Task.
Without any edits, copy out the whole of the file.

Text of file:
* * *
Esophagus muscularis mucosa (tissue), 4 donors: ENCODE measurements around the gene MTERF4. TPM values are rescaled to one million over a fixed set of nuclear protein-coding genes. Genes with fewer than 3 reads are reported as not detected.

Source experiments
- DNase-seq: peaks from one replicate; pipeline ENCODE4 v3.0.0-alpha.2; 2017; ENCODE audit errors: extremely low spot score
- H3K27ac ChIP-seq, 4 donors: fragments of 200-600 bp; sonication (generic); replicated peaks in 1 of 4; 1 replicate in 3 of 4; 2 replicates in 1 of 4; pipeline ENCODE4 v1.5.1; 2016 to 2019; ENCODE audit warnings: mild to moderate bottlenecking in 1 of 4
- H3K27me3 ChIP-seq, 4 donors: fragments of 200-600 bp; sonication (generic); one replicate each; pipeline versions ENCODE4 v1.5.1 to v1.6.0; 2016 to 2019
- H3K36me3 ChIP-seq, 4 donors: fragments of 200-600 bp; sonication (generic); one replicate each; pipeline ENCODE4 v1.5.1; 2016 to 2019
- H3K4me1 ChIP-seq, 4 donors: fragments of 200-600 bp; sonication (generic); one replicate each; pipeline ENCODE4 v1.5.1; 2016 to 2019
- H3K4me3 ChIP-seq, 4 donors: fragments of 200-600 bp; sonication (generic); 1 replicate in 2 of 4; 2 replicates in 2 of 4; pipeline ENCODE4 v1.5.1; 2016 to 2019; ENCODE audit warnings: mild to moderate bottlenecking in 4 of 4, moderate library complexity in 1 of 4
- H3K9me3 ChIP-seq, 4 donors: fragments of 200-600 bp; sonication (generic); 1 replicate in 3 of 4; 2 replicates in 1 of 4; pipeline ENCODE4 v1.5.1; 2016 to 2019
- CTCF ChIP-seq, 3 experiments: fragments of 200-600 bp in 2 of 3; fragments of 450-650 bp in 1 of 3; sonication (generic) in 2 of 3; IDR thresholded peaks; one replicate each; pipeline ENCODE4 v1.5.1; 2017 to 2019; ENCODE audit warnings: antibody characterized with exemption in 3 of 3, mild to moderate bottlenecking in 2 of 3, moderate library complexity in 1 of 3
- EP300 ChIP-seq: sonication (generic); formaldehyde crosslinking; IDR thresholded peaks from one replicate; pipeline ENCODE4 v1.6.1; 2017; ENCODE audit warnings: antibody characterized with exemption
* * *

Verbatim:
Esophagus muscularis mucosa (tissue), 4 donors: ENCODE measurements around the gene MTERF4. TPM values are rescaled to one million over a fixed set of nuclear protein-coding genes. Genes with fewer than 3 reads are reported as not detected.

Source experiments
- DNase-seq: peaks from one replicate; pipeline ENCODE4 v3.0.0-alpha.2; 2017; ENCODE audit errors: extremely low spot score
- H3K27ac ChIP-seq, 4 donors: fragments of 200-600 bp; sonication (generic); replicated peaks in 1 of 4; 1 replicate in 3 of 4; 2 replicates in 1 of 4; pipeline ENCODE4 v1.5.1; 2016 to 2019; ENCODE audit warnings: mild to moderate bottlenecking in 1 of 4
- H3K27me3 ChIP-seq, 4 donors: fragments of 200-600 bp; sonication (generic); one replicate each; pipeline versions ENCODE4 v1.5.1 to v1.6.0; 2016 to 2019
- H3K36me3 ChIP-seq, 4 donors: fragments of 200-600 bp; sonication (generic); one replicate each; pipeline ENCODE4 v1.5.1; 2016 to 2019
- H3K4me1 ChIP-seq, 4 donors: fragments of 200-600 bp; sonication (generic); one replicate each; pipeline ENCODE4 v1.5.1; 2016 to 2019
- H3K4me3 ChIP-seq, 4 donors: fragments of 200-600 bp; sonication (generic); 1 replicate in 2 of 4; 2 replicates in 2 of 4; pipeline ENCODE4 v1.5.1; 2016 to 2019; ENCODE audit warnings: mild to moderate bottlenecking in 4 of 4, moderate library complexity in 1 of 4
- H3K9me3 ChIP-seq, 4 donors: fragments of 200-600 bp; sonication (generic); 1 replicate in 3 of 4; 2 replicates in 1 of 4; pipeline ENCODE4 v1.5.1; 2016 to 2019
- CTCF ChIP-seq, 3 experiments: fragments of 200-600 bp in 2 of 3; fragments of 450-650 bp in 1 of 3; sonication (generic) in 2 of 3; IDR thresholded peaks; one replicate each; pipeline ENCODE4 v1.5.1; 2017 to 2019; ENCODE audit warnings: antibody characterized with exemption in 3 of 3, mild to moderate bottlenecking in 2 of 3, moderate library complexity in 1 of 3
- EP300 ChIP-seq: sonication (generic); formaldehyde crosslinking; IDR thresholded peaks from one replicate; pipeline ENCODE4 v1.6.1; 2017; ENCODE audit warnings: antibody characterized with exemption